Mathematics Alum Competes on Baking Show

Emily Adey on show Image by Netflix
Emily Adey ’15, ’18 competes in Netflix’s inaugural season of “The Big Nailed It Baking Challenge.”

By Brooke Coupal

It’s a race against the clock as Emily Adey ’15, ’18 pours flour into a mixing bowl.

The amateur baker is trying to re-create a multilayer cake that spills out sprinkles and candies when a person cuts into it. One side of the model cake is decorated in elegant flowers and ribbons, while the other side is adorned with sculpted figures of people dancing around a boombox.

Actor and comedian Ron Funches called Adey’s version of the cake “pure chaos” with its uneven frosting and drooping structure, before declaring, “I love it.”

While the decorating and construction of Adey’s cake may have gone awry, she successfully executed the sprinkle surprise and delivered on taste, securing her spot in Netflix’s inaugural season of “The Big Nailed It Baking Challenge.”

Last year, Adey, a resident of Littleton, Massachusetts, spent one month in Los Angeles filming the 10-episode show, which debuted on Netflix this past August. The show follows 10 amateur bakers who compete against one another for a $100,000 cash prize. Adey baked her way to the top five before being eliminated.

Emily Adey on show 2 Image by Netflix
Emily Adey presents her cake to judges, from left, Ron Funches, Nicole Byer and Jacques Torres.

“Filming the show was a lot of fun,” she says. “It was hard work and stressful, but it was a really positive experience.”

A mathematics alum who was working at the time as a missile systems engineer for RTX, formerly known as Raytheon, Adey did not have a lot of prior baking experience.

“With the COVID-19 pandemic and the boredom that came with it, I picked up baking, so I was very new to baking when I went on the show,” she says.

Adey’s admiration for the show’s host, comedian and actress Nicole Byer, led her to apply. While listening to one of Byer’s podcasts, Adey says Byer joked that “cake pays her mortgage.” Byer was referencing her hosting work on the Netflix series “Nailed It,” which follows the same premise of “The Big Nailed It Baking Challenge,” except that home bakers compete for $10,000 in a single episode.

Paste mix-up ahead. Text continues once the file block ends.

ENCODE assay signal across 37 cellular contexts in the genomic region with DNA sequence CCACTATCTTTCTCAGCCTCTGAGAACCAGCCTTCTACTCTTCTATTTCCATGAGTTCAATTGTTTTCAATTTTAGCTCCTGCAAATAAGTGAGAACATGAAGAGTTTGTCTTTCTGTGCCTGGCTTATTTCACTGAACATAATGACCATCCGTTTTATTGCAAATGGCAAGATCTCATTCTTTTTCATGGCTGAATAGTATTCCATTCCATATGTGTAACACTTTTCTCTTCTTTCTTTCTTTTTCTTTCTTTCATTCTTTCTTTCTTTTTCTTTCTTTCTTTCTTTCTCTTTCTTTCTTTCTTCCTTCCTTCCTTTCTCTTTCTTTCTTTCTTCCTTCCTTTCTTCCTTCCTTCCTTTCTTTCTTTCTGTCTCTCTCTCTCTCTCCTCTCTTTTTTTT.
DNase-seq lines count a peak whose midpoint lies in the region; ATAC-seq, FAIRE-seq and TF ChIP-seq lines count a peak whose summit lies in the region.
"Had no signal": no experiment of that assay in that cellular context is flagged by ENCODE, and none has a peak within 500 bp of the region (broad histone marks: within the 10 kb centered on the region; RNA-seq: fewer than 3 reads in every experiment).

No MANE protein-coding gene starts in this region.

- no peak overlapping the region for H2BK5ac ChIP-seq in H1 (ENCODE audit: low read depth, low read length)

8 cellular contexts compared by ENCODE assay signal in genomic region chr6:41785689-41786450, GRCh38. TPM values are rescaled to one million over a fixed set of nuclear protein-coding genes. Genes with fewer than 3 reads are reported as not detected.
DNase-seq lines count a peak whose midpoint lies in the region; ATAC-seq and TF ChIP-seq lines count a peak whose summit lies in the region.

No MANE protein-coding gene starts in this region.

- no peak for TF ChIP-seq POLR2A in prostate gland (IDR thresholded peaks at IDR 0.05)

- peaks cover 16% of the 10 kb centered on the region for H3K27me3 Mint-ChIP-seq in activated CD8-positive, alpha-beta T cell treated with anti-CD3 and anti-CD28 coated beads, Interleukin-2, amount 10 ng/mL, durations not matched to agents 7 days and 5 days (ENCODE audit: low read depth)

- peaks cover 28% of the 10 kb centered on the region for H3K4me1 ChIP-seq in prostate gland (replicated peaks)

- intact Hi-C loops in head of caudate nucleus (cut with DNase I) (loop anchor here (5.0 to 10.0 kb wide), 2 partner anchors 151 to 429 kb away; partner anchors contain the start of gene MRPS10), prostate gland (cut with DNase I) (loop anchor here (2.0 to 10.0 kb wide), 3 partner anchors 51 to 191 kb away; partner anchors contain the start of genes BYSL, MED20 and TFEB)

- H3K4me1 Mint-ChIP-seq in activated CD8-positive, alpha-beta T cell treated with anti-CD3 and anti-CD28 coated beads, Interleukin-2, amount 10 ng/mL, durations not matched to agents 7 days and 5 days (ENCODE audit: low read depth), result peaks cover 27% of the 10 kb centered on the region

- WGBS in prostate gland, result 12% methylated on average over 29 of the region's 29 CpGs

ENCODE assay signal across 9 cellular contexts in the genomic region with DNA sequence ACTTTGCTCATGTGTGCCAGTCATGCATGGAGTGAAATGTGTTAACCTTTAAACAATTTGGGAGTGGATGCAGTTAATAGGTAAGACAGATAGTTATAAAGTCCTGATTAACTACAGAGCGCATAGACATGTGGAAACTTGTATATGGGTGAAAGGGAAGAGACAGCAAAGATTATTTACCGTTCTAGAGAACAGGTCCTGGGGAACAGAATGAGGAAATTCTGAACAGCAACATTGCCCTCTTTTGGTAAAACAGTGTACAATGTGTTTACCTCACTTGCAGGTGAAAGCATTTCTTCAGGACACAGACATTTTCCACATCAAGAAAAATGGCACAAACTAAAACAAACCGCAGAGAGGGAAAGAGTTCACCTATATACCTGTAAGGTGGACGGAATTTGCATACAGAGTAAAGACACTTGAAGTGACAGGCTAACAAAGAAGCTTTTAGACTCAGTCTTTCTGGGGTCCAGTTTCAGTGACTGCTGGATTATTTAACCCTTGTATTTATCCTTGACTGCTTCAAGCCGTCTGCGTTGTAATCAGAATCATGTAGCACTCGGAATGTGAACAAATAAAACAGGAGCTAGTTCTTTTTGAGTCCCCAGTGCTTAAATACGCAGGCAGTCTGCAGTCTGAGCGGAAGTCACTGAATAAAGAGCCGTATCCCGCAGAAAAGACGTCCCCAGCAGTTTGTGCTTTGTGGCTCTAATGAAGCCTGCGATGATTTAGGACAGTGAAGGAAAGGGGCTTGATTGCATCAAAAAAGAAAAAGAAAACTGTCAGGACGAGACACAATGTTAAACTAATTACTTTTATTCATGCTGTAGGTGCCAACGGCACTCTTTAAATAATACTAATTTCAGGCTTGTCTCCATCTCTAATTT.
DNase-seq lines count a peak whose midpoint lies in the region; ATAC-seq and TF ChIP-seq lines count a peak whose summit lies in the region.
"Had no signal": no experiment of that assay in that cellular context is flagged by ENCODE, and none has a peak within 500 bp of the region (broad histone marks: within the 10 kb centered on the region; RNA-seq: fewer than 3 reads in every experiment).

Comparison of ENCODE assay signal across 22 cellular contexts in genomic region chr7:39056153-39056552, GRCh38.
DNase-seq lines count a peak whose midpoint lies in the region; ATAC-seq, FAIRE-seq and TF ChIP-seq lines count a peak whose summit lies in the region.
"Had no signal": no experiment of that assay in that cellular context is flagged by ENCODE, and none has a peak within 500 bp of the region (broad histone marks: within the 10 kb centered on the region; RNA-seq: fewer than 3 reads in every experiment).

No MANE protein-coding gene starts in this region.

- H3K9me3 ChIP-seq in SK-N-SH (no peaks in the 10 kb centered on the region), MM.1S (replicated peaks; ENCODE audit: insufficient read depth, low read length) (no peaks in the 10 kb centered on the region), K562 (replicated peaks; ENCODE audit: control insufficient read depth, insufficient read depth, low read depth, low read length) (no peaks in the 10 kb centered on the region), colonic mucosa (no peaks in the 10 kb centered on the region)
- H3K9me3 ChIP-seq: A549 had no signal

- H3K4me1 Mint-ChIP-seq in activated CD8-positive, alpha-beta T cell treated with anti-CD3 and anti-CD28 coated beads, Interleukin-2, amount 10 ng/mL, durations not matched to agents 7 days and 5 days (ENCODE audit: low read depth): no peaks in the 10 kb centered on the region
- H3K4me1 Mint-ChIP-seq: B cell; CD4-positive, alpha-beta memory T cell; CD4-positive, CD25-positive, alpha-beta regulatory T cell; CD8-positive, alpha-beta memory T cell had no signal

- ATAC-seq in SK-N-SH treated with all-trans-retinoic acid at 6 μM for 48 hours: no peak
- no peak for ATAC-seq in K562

Adey checked out “Nailed It” and liked its lighthearted format. With a desire to become a contestant on the show, she turned to the internet, where she found a Reddit thread on how to apply. Six months later, she got a call from a show representative.

Emily Adey show cake Image by Netflix
Emily Adey's cake re-creation from episode one features sculpted figures of people dancing around a boombox.
“They asked, ‘Do you have any interest in doing a whole season?’ And I said, ‘Absolutely,’” recalls Adey, who had to submit a video of herself baking as part of the application. “The rest is history.”

In each episode of “The Big Nailed It Baking Challenge,” professional baking coaches Erin Jeanne McDowell and Robert Lucas taught the amateur bakers a skill, ranging from cake leveling to airbrushing. The bakers then re-created an elaborate cake using the skill they had just learned. At the end of each challenge, Byer, French pastry chef and chocolatier Jacques Torres and a guest judge would vote on the best re-creation before eliminating one baker.

Adey’s favorite challenge involved making a rocket out of cake with a sculpted figure of herself riding it.

“We had to work with isomalt (a sugar substitute) to make flames for the rocket, which is a really advanced skill,” she says. “I liked the way mine looked in the end, and it tasted great.”

Adey, who recently started a new job as an engineering program manager for Advisor360, a Weston, Massachusetts-based software company, says her mathematical skills came in handy during the competition.

“I can follow a recipe like no other, and I think that comes from my mathematics background,” she says. “My cakes always tasted really good.”

Emily Adey show cast Image by Netflix
Emily Adey, second from left, poses with the rest of “The Big Nailed It Baking Challenge” contestants.

Adey adds that her experience at UMass Lowell prepared her socially for the show.

“One of the biggest draws I had to UMass Lowell is its inclusive and diverse environment,” says Adey, who had transferred to the university from Worcester Polytechnic Institute. “Stepping into a show where there were 10 of us who had to be instantly comfortable with each other, UMass Lowell helped me prepare for that because I learned how to relate to people from all different walks of life.”

While Adey did not win the ultimate cash prize, she walked away with new friends, baking techniques and kitchen items, which she collected during a raid of the show’s pantry after being eliminated.

“It’s definitely a once-in-a-lifetime experience,” says Adey, who continues to bake for fun, often alongside her 5-year-old son. “The fact that I was part of a Netflix reality show and baked with these amazing bakers – I’m very grateful for the opportunity.”